“The best liar is he who makes the smallest amount of lying go the longest way”. Samuel Butler English composer, novelist, & satiric author (1835 – 1902)
Nothing fits this description better than a sample of a natural stone slab. These seemingly innocent chunks of rock come through our doors everyday in the unsuspecting grip of frustrated home owners. More often than not, (if we do have the same stone type in stock) these folks will stand in front of the full slab glancing back and forth at their sample, and say “That doesn’t look anything like what I expected”. Shame on you sample.
Natural stone is “Natural”. Which means nature is not handing out the specific formula for stone colors and types. Quarries do not have the luxury of knowing exactly what the polished stone will look like until they get it out of the ground and cut it up. Also, over the course of time, as the vein is mined, the color and patterns tend to change. Even colors that seem very consistent, will vary in color, shade, crystal size, speckles and so on. Some slab suppliers have tried color dye to make their material seem more consistent. For the most part color dyes are disdained in natural stone because stone fabricators can have a difficult time getting the edges of countertops to match the top. So with all of this variation, the best a sample can do is give you a general idea of the stone. Nothing more.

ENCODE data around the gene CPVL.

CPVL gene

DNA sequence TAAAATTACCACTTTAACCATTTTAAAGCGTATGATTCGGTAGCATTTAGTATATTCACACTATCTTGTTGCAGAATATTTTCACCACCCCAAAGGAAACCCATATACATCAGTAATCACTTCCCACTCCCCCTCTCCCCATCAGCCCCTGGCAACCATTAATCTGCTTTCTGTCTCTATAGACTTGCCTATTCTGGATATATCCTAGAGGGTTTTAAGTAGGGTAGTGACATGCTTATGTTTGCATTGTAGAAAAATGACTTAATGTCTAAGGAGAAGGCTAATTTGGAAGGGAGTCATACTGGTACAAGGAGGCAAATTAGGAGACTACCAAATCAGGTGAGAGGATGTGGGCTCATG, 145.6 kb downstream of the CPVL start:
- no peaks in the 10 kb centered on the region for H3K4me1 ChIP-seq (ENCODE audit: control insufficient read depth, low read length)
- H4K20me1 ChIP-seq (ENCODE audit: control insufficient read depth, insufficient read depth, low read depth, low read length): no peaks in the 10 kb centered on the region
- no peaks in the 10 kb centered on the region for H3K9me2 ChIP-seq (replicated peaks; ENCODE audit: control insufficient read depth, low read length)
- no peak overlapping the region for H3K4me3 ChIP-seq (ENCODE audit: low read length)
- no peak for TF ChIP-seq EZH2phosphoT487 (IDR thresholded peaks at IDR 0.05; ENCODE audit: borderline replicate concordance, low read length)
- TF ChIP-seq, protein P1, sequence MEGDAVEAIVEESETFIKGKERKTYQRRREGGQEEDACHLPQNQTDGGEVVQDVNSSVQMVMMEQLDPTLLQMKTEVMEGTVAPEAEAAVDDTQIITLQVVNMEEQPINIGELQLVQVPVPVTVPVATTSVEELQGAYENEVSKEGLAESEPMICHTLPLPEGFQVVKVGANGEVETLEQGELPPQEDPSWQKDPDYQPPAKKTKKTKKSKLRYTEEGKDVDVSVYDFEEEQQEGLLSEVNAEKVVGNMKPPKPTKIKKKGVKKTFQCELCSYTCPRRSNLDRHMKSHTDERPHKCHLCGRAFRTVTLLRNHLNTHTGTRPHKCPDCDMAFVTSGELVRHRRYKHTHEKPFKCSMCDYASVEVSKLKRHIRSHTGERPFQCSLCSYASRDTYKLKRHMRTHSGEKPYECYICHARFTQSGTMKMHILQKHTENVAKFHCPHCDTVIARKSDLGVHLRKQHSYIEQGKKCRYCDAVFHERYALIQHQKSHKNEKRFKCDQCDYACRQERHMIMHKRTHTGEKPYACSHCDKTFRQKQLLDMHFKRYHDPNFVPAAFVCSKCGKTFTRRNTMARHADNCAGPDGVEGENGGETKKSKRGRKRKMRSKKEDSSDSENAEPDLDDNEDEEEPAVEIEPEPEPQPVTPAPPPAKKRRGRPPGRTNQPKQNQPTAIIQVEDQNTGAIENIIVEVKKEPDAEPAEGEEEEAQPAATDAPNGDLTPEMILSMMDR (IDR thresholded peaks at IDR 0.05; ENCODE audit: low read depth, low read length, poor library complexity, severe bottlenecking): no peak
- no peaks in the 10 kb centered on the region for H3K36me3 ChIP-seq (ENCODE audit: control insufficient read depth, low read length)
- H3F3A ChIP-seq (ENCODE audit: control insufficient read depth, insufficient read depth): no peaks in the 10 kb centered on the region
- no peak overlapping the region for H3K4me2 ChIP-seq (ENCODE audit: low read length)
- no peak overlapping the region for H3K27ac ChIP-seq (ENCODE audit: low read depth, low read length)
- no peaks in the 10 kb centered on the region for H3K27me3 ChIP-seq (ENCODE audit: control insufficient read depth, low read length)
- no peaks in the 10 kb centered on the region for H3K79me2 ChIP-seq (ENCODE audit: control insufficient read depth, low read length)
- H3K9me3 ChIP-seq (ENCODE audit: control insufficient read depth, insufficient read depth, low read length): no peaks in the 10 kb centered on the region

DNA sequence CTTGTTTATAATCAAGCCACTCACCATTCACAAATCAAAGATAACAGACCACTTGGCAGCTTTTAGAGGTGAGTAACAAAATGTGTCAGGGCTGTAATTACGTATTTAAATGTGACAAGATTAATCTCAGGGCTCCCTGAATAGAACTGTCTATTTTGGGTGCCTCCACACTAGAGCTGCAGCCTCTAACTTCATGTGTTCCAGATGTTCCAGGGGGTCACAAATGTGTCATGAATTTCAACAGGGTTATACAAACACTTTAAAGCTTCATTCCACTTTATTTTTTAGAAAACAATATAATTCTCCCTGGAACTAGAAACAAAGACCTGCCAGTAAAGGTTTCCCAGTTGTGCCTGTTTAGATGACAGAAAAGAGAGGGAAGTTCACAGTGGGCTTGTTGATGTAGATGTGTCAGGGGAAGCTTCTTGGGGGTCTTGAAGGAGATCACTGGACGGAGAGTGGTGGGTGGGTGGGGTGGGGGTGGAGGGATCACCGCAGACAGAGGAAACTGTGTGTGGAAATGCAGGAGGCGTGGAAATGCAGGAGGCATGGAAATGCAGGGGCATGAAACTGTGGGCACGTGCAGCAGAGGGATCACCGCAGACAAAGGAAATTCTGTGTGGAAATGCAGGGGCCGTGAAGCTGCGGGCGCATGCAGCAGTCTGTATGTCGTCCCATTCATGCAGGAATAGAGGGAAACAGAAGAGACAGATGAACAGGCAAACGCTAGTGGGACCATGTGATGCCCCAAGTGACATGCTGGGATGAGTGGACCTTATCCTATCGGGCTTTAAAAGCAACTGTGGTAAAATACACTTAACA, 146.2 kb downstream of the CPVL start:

So here are a few tips about the use of samples…
1. Do not use samples to select color swatches, tiles, curtains, flooring and so on without first holding the sample up to the specific bundle (or block) of slabs you’re interested in. You need to confirm that your sample is a reasonable match to the actual slabs that will end up on your countertops before basing other decisions around it.
2. Not all slabs come with samples. As hard as we try to get samples along with our slabs, suppliers don’t always send them. They are getting better. If a sample is not available from the same slabs you are looking at, you can often use a sample from a different lot, or in some cases, even a different stone type. Just make sure that you hold it up to the slab you’re considering to make sure that it is adequately representative.
3. The bigger the sample the better. Especially if you’re talking about stones with lots of movement. When slabs like these come with samples, we often see sample stacks that have a lot of variation (as shown in the picture above). Again, a good rule of thumb is to hold up the sample to the full slab and decide for yourself whether or not you think it generally represents the colors and patterns of the overall.
4. Carrying both a sample and a picture of the slab together is very helpful. The sample gives you color accuracy while the picture gives you a sense of the overall pattern as it relates to sample.
Just a few other notes:
- Sometimes a sample can be attained by breaking off a corner of a slab. However, this is only when the slab has a corner that is already cracked. Most suppliers are understandably hesitant to break off home-made samples, as sometimes a missing corner can make or break a potential job.
- Samples you obtain from a tile, flooring or cabinet store may be out of date with what’s currently available at your local slab supplier.
- Finally, if you’re finished with a sample, it’s always appreciated when you return it so that others can make use of them.
Hopefully this information is helpful to you as you begin your quest for your dream kitchen or bathroom. As always, the EleMar crew will go above and beyond to accommodate you in your search for the perfect stone.